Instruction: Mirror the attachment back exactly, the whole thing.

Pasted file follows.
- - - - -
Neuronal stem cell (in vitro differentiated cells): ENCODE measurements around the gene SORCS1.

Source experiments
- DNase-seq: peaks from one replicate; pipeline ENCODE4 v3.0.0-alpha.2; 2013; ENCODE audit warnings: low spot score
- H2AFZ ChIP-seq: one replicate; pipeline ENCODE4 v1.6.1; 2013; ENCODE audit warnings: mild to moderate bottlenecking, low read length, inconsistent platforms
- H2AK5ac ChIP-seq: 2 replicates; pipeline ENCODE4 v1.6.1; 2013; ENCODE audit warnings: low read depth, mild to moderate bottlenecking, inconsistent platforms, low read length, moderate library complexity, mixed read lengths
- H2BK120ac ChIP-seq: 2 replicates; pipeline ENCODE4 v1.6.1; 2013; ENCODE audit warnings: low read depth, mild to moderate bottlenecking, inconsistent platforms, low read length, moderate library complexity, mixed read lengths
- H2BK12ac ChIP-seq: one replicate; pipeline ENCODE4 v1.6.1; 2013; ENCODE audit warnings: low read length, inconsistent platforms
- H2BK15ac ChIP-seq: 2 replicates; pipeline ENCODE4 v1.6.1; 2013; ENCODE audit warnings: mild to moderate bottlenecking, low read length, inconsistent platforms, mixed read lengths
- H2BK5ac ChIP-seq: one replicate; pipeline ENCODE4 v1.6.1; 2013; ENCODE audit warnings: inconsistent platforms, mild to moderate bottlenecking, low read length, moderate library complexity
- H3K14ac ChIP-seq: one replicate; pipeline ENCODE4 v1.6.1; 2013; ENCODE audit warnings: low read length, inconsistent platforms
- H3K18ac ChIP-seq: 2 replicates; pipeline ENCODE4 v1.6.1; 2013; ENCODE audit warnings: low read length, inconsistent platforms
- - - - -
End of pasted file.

Neuronal stem cell (in vitro differentiated cells): ENCODE measurements around the gene SORCS1.

Source experiments
- DNase-seq: peaks from one replicate; pipeline ENCODE4 v3.0.0-alpha.2; 2013; ENCODE audit warnings: low spot score
- H2AFZ ChIP-seq: one replicate; pipeline ENCODE4 v1.6.1; 2013; ENCODE audit warnings: mild to moderate bottlenecking, low read length, inconsistent platforms
- H2AK5ac ChIP-seq: 2 replicates; pipeline ENCODE4 v1.6.1; 2013; ENCODE audit warnings: low read depth, mild to moderate bottlenecking, inconsistent platforms, low read length, moderate library complexity, mixed read lengths
- H2BK120ac ChIP-seq: 2 replicates; pipeline ENCODE4 v1.6.1; 2013; ENCODE audit warnings: low read depth, mild to moderate bottlenecking, inconsistent platforms, low read length, moderate library complexity, mixed read lengths
- H2BK12ac ChIP-seq: one replicate; pipeline ENCODE4 v1.6.1; 2013; ENCODE audit warnings: low read length, inconsistent platforms
- H2BK15ac ChIP-seq: 2 replicates; pipeline ENCODE4 v1.6.1; 2013; ENCODE audit warnings: mild to moderate bottlenecking, low read length, inconsistent platforms, mixed read lengths
- H2BK5ac ChIP-seq: one replicate; pipeline ENCODE4 v1.6.1; 2013; ENCODE audit warnings: inconsistent platforms, mild to moderate bottlenecking, low read length, moderate library complexity
- H3K14ac ChIP-seq: one replicate; pipeline ENCODE4 v1.6.1; 2013; ENCODE audit warnings: low read length, inconsistent platforms
- H3K18ac ChIP-seq: 2 replicates; pipeline ENCODE4 v1.6.1; 2013; ENCODE audit warnings: low read length, inconsistent platforms